The Dry Bar on Oldham Street losed its doors last week.
First opened in 1989 by Factory records and envisioned as being the bar equivalent of the Hacienda, it was one of the first venues to make its mark in what was then the fledging Northern Quarter.
John S Locke laments its passing
The Dry Bar in Manchester has finally closed its doors in the last week.
Although not the same iconic, unique and aesthetically pleasing bar it had been during its hay day, it was still one of the remaining physical reminders of the Madchester era and the esoteric and pioneering vision of Ben Kelly and the creators of all things Factory.
It was also a formerly shining example, if recently a little faded and jaded and far past its best, of the the minds and creativity of the people who built the place originally, and gave many of us the tiny inkling that we could all do something different if we decided to.
To me that is what Anthony H, Rob Gretton and Alan Erasmus actually gifted us with…a belief.
They made normal folk like James Barton, Darren Hughes, Andy Carrol, Tom Bloxham, Ross McKenzie, Simon Cooper, Paul Astill, Pete Orgill also Piers Sanderson, Adam Johnson, Ian Wade and Mark Partridge in Birmingham and me, as well as God knows how many others across the country to think ‘I could do something like this too….’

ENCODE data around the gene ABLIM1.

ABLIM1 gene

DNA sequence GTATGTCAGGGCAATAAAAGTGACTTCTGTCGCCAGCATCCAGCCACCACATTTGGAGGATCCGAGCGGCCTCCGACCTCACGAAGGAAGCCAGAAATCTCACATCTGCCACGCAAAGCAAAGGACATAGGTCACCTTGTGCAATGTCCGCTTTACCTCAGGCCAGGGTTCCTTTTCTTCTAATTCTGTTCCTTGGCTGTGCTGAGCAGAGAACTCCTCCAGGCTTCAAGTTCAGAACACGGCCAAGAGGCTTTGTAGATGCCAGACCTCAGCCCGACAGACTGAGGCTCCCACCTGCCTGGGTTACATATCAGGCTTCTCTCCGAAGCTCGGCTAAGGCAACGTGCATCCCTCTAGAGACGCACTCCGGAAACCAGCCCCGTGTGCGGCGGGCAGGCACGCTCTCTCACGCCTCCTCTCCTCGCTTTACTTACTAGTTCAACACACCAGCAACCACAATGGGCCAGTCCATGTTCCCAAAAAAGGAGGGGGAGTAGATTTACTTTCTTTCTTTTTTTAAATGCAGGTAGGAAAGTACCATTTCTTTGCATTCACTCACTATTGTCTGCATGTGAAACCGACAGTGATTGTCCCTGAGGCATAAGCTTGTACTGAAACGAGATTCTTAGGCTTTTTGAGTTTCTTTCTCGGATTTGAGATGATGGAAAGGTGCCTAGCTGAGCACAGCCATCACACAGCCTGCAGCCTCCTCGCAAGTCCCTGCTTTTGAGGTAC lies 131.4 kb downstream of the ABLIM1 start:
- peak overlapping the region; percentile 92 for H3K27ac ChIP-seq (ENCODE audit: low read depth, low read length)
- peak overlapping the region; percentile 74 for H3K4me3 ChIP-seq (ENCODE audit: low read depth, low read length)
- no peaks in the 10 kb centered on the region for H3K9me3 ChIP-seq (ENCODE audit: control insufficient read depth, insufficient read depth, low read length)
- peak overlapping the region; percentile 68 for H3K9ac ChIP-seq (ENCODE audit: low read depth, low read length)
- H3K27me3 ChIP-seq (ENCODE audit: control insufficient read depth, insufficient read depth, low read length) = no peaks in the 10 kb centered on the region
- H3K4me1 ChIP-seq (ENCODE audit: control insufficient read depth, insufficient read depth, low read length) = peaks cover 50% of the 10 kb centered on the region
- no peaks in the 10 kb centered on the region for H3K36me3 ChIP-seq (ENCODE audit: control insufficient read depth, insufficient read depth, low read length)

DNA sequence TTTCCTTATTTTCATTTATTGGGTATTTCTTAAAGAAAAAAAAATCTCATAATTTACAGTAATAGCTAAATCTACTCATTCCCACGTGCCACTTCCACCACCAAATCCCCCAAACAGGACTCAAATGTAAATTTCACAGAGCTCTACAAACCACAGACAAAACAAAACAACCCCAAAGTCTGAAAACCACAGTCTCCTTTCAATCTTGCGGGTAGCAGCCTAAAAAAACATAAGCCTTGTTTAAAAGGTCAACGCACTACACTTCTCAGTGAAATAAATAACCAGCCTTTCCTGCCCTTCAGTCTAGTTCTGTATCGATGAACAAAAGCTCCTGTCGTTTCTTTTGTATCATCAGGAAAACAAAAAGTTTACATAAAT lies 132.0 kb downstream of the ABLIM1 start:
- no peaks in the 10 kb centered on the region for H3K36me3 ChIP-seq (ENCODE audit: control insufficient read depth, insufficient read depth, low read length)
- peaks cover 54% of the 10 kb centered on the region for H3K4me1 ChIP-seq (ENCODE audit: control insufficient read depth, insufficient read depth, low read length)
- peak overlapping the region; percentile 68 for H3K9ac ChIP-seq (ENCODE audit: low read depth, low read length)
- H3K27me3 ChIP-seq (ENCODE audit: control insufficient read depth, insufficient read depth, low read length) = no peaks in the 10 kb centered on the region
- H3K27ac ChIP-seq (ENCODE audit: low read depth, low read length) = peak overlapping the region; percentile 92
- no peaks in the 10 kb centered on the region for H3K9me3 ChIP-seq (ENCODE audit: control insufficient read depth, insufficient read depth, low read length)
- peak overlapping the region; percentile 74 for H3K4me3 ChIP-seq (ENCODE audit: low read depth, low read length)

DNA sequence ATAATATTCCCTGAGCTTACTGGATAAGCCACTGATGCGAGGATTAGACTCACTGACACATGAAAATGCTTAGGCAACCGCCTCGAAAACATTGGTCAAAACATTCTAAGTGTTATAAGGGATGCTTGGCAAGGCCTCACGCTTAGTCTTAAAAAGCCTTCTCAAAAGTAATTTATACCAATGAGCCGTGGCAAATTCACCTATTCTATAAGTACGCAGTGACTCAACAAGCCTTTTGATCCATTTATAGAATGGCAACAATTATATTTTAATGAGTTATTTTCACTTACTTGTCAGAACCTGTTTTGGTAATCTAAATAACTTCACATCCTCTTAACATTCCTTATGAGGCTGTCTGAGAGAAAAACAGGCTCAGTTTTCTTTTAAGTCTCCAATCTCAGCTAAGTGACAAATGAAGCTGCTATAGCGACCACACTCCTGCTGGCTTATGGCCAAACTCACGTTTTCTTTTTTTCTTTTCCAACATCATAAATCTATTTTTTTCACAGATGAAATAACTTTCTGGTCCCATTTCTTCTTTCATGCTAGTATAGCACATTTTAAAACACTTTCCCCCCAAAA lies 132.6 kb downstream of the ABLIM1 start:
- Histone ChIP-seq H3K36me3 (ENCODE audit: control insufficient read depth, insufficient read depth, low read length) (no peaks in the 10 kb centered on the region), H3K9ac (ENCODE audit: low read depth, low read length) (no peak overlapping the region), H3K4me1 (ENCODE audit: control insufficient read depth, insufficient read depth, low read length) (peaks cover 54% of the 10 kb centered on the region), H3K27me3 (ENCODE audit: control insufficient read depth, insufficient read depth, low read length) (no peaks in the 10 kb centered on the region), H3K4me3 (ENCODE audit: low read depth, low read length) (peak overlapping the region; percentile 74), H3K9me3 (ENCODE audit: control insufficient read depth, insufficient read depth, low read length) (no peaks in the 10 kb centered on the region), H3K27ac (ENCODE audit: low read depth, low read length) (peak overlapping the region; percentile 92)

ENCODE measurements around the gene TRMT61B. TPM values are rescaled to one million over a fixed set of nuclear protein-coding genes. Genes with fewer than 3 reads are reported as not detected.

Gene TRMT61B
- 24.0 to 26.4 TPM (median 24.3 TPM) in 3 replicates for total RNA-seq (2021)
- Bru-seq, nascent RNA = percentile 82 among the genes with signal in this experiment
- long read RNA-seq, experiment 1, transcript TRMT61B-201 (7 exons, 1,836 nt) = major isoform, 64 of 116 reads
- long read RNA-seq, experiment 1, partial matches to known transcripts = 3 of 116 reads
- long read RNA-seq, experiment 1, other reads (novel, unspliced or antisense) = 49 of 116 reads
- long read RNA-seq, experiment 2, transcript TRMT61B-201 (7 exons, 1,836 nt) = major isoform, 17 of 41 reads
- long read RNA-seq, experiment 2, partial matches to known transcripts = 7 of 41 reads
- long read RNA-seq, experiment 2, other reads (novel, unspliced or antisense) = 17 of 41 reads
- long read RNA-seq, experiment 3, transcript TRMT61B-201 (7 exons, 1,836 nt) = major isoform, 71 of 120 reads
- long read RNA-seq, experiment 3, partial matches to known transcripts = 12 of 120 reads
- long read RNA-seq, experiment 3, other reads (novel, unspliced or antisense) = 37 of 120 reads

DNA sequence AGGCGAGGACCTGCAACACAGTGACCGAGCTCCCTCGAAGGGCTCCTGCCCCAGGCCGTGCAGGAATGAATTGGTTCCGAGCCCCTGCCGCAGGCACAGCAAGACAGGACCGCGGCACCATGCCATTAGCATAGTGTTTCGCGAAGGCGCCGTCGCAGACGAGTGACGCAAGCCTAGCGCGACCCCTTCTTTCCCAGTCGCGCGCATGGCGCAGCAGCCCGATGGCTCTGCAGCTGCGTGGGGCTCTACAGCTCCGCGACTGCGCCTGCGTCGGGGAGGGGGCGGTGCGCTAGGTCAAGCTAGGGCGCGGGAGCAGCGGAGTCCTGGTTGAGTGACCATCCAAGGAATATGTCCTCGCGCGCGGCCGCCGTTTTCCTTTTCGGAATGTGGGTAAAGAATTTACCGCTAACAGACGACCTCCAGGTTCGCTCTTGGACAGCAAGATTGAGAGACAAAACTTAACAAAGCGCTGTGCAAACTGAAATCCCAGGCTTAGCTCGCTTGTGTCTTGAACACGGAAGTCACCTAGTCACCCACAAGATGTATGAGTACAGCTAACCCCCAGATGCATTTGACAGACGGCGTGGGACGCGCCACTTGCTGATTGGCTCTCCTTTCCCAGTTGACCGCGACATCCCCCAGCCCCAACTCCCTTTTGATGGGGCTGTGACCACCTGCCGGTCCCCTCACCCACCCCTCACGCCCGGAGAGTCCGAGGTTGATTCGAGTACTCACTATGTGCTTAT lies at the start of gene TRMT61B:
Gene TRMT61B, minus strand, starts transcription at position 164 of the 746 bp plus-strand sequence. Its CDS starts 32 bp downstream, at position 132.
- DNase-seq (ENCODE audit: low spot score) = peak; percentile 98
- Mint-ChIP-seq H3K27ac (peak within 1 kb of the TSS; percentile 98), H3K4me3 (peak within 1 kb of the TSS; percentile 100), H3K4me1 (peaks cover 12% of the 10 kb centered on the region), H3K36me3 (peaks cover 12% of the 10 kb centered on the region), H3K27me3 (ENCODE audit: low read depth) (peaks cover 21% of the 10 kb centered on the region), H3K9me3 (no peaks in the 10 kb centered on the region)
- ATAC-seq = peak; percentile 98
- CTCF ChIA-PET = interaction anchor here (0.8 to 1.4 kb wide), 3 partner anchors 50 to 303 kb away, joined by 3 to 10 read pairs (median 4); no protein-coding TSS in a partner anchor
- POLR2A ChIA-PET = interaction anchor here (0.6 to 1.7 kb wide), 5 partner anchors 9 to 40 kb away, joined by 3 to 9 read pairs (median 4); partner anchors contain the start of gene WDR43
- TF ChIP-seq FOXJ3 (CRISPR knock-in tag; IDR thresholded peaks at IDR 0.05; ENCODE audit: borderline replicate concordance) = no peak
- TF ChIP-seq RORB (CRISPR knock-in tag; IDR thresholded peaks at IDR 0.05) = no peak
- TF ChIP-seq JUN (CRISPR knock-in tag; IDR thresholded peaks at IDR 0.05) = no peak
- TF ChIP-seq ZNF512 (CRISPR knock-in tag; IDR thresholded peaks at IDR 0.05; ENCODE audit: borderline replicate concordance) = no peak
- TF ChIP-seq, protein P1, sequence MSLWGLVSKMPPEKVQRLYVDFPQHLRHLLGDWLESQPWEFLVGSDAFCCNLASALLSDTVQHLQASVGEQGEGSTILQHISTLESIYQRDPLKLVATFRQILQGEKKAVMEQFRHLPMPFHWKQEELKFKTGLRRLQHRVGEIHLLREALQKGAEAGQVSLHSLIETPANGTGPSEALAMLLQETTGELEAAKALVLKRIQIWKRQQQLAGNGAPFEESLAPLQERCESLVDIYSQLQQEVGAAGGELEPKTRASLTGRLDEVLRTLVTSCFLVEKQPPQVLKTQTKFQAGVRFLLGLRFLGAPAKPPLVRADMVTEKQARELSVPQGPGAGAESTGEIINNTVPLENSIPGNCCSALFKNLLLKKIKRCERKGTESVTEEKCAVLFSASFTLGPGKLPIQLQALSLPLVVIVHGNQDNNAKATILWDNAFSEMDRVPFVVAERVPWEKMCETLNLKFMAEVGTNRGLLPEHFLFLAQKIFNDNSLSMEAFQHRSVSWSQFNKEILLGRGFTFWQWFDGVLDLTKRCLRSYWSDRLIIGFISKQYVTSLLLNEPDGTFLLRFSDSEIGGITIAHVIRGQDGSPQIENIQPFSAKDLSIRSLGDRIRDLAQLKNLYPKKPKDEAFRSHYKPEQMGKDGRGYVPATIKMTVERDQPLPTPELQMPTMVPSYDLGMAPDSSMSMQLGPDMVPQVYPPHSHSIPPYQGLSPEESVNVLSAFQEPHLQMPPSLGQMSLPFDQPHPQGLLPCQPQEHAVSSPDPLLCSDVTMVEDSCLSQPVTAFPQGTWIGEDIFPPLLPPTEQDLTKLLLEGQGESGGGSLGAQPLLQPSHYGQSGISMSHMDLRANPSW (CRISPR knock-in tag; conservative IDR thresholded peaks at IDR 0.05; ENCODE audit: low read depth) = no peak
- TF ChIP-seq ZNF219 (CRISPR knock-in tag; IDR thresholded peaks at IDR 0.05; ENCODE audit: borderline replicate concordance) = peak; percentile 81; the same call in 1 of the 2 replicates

Like the Hacienda it was a catalyst that created and ignited imaginations, dreams and creativity in others.
It was also just typical Factory… An exercise way beyond its time and frighteningly cool and new.
It was the first in the country as far as style bars.
Nothing like it anywhere in the U.K., including London back then.
I remember coming from Wales and Chester in droves to drink there and then taxi across to the Hac and being slightly intimidated by the über cool of Manchester.
As I recall fondly but hazily fellow Welshie and old friend Ang Matthews and the ever wonderful Leroy Richardson where at the helm there as well as at the Hac.
It was part of the beginning of the rebirth of the City centre as we know now.
Sad to think it has gone, but as all things must … It had to.